Johann, yes I read exactly the paragraph you quoted and since it says the construction costs alone for the railway are much cheaper than for the road I naturally asked the question. If I was a "know it all" I would not need to ask the question. Since you claim to know that the figures are correct, perhaps you could answer the question? I had not been able to find anything but 5 press and blog reports from google of the two names. Perhaps you could find the actual engineering studies and explain why they they produce such an unusual and unexpected result. Or do you just believe whatever you read?

7. Ganesh
With 12 hour load shedding, expect to arrive at your destination 24 hrs later. So, is it going to be by bus or train? Nepali leaders are day dreamers only, nothing more - don't expect anything out of them.

8. ram lal
Let's count the chickens after they are hatched. First, just get down to produce the damn bijuli for all citizens.

9. Johann
Arthur, it's the study by Shankar Nath Rimal and Birendra Keshari Pokhrel. The cost estimates are accurate,and highly feasible. But you wouldn't know, would you, since you depend on google blogs searches for your info.

10. R RAI
Good idea but how about electric cars,small and smart ones, for the valley before the fast electric train?

11. Bipa
Even if the study is correct and the idea is workable our damn politicians and policy implementors won't allow such wonderful projects to work. Why? Just because they won't have much chance to get commission. No projects will be approved that doesn't result in commission. And this wonderful idea will remain a distant dream of a few well wishers of Nepal only. So sad. Wish we had a way to realize this...

12. sammysenior
Bloody one liner intellectuals! No I am not talking about the writer, he sounds wise. I am talking about the wannabe-never-gonna-be ones here who get the trip by thrusting their trap crap onto us readers. You all seriously need to get a life. We are a third world country and we need infrastructure, badly, just build everything, roads, trains, flyovers, water canals, electric ropeways, everything, damn it.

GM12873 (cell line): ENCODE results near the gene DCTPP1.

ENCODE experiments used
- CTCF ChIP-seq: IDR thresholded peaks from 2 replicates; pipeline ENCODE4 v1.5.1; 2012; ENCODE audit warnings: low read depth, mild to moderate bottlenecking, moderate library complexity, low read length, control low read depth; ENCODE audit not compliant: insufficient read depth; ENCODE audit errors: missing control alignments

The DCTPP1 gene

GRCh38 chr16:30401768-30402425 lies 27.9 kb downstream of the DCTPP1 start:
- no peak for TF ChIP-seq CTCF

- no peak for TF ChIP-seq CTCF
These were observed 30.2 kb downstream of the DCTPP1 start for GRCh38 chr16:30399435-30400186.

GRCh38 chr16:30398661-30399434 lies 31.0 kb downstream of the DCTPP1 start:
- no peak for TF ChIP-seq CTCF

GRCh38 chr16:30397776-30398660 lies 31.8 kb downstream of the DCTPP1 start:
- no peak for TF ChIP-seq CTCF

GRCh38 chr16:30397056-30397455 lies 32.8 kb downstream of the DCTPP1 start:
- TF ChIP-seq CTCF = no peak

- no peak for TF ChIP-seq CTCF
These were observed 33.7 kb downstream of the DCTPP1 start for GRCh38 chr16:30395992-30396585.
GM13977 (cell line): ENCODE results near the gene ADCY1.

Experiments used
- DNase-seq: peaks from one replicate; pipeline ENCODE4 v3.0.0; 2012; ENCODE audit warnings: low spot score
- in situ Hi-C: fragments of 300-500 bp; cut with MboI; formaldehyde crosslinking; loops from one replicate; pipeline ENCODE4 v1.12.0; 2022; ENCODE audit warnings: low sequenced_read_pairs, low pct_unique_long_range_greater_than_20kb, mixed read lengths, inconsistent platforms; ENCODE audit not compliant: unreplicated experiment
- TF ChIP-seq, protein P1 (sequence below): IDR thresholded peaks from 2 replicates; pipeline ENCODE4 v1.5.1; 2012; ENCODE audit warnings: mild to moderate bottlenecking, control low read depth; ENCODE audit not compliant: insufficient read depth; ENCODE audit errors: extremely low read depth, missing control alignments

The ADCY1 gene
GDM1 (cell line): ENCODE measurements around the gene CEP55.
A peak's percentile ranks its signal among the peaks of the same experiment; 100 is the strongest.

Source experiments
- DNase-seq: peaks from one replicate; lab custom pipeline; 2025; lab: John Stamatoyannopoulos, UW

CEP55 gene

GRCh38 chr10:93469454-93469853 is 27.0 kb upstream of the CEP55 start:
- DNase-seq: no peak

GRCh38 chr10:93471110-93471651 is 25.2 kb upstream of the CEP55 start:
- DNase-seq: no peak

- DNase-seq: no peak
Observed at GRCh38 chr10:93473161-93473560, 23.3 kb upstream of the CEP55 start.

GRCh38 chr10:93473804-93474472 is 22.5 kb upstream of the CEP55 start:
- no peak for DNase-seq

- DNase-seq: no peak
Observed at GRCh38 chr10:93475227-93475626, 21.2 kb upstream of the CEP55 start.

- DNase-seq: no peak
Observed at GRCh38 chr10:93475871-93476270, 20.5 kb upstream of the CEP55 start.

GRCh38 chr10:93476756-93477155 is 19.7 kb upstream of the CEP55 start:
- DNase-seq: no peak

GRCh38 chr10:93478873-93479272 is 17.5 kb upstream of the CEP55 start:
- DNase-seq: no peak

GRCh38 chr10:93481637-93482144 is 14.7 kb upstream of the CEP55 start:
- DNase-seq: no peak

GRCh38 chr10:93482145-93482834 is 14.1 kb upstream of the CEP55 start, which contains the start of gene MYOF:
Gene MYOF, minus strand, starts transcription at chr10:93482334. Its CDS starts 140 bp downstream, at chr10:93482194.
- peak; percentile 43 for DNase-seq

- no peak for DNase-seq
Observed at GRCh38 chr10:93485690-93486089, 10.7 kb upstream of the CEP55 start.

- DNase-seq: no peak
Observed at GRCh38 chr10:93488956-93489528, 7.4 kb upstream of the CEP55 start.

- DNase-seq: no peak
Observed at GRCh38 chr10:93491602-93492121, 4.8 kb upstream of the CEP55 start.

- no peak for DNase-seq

13. Vanquished
Well, why not. but all this yap yapping is plain bullshit. For all I can tell, even the "fast track" road will take another 10 years to build, and then the eventual cost will be 10 times as much, too little too late....

14. Jay
Hope is essential and this is what the article injects. But first take care of the bandhs (Support "Die Band Die" on FB) and then control corruption. Even if we do have investors interested in building such facilities, the politicians will kill it. The demand for commission from these f*&^% politicians (Desh Drohi haru) are so exorbitant that everyone turns away, let alone being corruption free. Until we get a new breed of power players who are interested in the country's development and just annihilate the current ones, it will just be a long hard winding road.

15. OmarDai
Hahhaaaa, electric train in Nepal...LOL. Our internationl peers are Somalia, Haiti, East Timore, Laos so on and so forth, we should be discussing things that are in common with our peers such as garbage disposlas, household power supply, clean water etc and not issues that are beyond our brain capacity. It is now indisputable that collectively as a nation we have a big mouth and peanut size brain as proven by our stints with monarchy, dictatorship, multiparty democracy, and communism and that anarchism is the only system that works best right now in Nepal. So, point is we talk too much but do very little with our hands. All we need to do is to stop listening to Bhashans and just move our freakin hands, use them all the time, do anything just do not remain idle. Down with Nepali Mouth, Long Live Nepali Hands.....

16. Sagar